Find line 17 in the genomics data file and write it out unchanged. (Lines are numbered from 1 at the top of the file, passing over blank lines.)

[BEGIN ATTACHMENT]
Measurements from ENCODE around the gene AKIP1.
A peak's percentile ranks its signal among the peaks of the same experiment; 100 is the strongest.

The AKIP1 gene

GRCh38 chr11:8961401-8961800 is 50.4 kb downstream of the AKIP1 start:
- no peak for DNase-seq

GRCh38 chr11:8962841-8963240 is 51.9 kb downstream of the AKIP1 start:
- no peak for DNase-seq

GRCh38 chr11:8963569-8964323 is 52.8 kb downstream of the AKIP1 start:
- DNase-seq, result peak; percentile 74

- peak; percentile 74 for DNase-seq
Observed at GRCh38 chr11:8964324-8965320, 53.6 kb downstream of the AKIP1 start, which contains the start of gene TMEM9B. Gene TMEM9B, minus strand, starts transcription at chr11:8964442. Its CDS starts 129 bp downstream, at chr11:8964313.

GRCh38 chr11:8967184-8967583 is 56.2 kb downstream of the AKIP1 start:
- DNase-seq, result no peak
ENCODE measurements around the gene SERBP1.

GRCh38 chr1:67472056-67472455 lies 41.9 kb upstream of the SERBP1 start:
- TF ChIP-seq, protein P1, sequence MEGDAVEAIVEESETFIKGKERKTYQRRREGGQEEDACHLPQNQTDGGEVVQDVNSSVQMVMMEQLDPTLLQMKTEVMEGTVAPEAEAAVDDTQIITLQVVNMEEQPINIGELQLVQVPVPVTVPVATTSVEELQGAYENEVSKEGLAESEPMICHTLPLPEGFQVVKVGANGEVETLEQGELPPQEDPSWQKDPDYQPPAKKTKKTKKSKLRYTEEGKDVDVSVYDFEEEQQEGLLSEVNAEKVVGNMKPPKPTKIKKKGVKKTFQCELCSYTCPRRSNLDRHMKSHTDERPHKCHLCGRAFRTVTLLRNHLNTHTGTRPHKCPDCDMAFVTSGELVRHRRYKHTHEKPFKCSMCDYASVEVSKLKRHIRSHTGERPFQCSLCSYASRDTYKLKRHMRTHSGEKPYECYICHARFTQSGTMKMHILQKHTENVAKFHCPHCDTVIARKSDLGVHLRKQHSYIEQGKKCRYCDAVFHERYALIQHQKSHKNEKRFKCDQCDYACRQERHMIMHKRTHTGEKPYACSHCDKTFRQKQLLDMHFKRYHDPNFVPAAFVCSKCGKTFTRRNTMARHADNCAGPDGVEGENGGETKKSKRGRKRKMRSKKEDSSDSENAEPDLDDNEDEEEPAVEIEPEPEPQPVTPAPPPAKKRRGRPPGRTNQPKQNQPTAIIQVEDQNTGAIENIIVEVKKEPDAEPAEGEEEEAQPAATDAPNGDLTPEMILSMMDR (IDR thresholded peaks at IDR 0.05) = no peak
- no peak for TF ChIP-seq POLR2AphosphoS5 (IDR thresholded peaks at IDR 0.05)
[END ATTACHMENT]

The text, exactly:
- no peak for TF ChIP-seq POLR2AphosphoS5 (IDR thresholded peaks at IDR 0.05)